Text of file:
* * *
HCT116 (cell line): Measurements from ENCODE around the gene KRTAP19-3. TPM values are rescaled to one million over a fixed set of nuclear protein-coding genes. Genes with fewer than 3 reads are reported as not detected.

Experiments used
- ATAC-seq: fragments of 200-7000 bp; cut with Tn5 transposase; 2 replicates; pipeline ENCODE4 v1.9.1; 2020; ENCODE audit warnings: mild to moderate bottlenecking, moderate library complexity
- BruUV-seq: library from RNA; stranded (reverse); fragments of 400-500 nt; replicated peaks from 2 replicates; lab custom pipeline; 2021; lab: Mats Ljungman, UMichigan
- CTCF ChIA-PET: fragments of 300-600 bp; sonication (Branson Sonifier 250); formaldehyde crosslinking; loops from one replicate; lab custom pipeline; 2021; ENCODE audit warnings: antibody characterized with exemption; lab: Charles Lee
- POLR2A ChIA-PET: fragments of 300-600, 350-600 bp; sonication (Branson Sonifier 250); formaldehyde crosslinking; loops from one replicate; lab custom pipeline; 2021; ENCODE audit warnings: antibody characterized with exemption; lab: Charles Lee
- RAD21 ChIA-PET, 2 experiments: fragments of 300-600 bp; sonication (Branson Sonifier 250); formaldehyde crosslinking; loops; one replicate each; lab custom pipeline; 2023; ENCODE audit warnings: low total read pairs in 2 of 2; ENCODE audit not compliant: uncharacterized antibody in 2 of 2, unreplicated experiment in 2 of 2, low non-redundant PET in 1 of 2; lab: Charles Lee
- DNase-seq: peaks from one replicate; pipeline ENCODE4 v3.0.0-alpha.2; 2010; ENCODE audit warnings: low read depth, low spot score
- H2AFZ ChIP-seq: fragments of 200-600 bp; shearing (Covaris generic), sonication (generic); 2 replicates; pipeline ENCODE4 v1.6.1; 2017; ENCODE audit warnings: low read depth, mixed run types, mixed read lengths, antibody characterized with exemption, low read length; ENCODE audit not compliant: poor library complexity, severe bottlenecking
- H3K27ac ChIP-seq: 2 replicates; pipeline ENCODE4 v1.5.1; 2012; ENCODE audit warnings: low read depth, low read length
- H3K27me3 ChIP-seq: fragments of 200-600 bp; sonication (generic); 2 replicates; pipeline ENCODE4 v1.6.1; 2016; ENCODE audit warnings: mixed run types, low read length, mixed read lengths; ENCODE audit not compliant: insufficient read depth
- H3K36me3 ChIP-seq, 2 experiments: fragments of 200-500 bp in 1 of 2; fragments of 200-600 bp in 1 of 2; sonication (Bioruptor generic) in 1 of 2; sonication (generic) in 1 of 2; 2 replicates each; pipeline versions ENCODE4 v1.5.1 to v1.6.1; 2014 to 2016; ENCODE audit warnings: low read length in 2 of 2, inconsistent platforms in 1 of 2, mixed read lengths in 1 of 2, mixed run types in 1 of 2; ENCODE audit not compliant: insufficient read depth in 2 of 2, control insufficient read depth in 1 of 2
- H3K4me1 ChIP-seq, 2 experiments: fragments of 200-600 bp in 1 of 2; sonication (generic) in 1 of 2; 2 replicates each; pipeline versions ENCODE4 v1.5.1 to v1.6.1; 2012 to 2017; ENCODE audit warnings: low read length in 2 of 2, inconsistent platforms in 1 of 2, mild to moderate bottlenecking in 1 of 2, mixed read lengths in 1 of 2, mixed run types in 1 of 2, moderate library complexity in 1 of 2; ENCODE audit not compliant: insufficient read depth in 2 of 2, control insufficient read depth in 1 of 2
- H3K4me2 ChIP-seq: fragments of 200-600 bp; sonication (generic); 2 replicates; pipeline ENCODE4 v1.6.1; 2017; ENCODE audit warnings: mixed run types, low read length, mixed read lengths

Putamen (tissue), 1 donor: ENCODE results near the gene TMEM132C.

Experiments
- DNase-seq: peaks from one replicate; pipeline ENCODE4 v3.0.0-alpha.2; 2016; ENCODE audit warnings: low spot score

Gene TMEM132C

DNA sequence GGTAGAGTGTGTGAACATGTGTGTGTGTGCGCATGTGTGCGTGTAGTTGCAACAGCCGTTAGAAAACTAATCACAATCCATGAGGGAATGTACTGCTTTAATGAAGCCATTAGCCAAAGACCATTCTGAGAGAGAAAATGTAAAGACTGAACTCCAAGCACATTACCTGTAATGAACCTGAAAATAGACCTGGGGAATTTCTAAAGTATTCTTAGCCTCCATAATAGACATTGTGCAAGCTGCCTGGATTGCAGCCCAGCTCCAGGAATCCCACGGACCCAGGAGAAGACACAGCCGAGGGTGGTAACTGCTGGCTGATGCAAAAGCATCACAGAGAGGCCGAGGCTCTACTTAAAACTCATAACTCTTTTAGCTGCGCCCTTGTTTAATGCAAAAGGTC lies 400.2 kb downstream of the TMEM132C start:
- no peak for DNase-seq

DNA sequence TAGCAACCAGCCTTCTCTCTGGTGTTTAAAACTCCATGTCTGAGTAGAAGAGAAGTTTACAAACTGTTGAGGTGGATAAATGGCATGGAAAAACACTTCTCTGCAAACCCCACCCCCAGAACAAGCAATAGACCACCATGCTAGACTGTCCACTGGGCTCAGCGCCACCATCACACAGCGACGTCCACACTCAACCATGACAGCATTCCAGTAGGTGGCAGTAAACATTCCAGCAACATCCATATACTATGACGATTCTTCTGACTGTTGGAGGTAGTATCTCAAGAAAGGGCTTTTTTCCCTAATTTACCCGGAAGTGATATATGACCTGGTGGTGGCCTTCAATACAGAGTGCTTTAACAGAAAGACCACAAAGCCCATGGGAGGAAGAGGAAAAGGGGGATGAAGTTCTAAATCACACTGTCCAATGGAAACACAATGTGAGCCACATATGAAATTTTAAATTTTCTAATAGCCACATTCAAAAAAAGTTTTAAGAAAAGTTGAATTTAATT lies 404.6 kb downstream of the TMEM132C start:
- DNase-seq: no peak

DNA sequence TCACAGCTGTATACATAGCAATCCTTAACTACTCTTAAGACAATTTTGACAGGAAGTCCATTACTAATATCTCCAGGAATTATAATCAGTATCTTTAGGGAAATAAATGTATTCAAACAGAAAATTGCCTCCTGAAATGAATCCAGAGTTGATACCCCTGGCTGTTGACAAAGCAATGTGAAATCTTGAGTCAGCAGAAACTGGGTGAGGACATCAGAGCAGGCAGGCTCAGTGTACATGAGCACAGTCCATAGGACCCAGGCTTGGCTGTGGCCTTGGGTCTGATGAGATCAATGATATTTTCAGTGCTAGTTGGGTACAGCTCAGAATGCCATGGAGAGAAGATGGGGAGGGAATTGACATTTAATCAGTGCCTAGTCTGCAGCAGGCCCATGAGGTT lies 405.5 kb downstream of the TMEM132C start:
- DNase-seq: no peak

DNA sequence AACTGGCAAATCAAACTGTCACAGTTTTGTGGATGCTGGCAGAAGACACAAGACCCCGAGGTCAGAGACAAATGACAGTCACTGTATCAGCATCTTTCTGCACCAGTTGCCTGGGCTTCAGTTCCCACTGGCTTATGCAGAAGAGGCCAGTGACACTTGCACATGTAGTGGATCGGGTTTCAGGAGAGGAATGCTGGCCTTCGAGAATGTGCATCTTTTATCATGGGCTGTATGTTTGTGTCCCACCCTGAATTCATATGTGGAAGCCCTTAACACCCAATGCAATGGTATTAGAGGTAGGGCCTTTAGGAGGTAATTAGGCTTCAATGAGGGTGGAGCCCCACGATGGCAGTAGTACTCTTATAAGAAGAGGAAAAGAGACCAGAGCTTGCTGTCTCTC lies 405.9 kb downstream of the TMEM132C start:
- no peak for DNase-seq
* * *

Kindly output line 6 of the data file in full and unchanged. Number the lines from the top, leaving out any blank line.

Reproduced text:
- POLR2A ChIA-PET: fragments of 300-600, 350-600 bp; sonication (Branson Sonifier 250); formaldehyde crosslinking; loops from one replicate; lab custom pipeline; 2021; ENCODE audit warnings: antibody characterized with exemption; lab: Charles Lee